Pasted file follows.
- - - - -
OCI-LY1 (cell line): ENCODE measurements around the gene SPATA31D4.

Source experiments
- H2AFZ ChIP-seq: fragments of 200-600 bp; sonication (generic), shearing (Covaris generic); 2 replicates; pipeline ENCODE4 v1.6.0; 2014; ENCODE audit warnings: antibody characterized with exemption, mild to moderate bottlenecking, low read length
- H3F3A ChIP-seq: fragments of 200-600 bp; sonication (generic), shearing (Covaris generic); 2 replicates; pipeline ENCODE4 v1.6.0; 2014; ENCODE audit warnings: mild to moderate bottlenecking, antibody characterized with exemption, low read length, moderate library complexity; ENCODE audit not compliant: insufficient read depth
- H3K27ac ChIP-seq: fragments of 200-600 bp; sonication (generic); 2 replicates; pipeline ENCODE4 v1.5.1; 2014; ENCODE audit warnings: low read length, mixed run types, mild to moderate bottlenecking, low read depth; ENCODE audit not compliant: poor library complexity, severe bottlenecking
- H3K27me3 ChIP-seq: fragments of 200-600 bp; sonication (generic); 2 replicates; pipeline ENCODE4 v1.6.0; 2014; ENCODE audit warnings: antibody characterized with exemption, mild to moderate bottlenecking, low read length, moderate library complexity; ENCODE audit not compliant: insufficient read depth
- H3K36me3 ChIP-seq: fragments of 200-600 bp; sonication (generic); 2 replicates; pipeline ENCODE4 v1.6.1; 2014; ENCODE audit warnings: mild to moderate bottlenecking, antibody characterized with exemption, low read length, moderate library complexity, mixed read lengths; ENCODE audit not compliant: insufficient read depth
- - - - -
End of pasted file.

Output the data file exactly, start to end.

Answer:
OCI-LY1 (cell line): ENCODE measurements around the gene SPATA31D4.

Source experiments
- H2AFZ ChIP-seq: fragments of 200-600 bp; sonication (generic), shearing (Covaris generic); 2 replicates; pipeline ENCODE4 v1.6.0; 2014; ENCODE audit warnings: antibody characterized with exemption, mild to moderate bottlenecking, low read length
- H3F3A ChIP-seq: fragments of 200-600 bp; sonication (generic), shearing (Covaris generic); 2 replicates; pipeline ENCODE4 v1.6.0; 2014; ENCODE audit warnings: mild to moderate bottlenecking, antibody characterized with exemption, low read length, moderate library complexity; ENCODE audit not compliant: insufficient read depth
- H3K27ac ChIP-seq: fragments of 200-600 bp; sonication (generic); 2 replicates; pipeline ENCODE4 v1.5.1; 2014; ENCODE audit warnings: low read length, mixed run types, mild to moderate bottlenecking, low read depth; ENCODE audit not compliant: poor library complexity, severe bottlenecking
- H3K27me3 ChIP-seq: fragments of 200-600 bp; sonication (generic); 2 replicates; pipeline ENCODE4 v1.6.0; 2014; ENCODE audit warnings: antibody characterized with exemption, mild to moderate bottlenecking, low read length, moderate library complexity; ENCODE audit not compliant: insufficient read depth
- H3K36me3 ChIP-seq: fragments of 200-600 bp; sonication (generic); 2 replicates; pipeline ENCODE4 v1.6.1; 2014; ENCODE audit warnings: mild to moderate bottlenecking, antibody characterized with exemption, low read length, moderate library complexity, mixed read lengths; ENCODE audit not compliant: insufficient read depth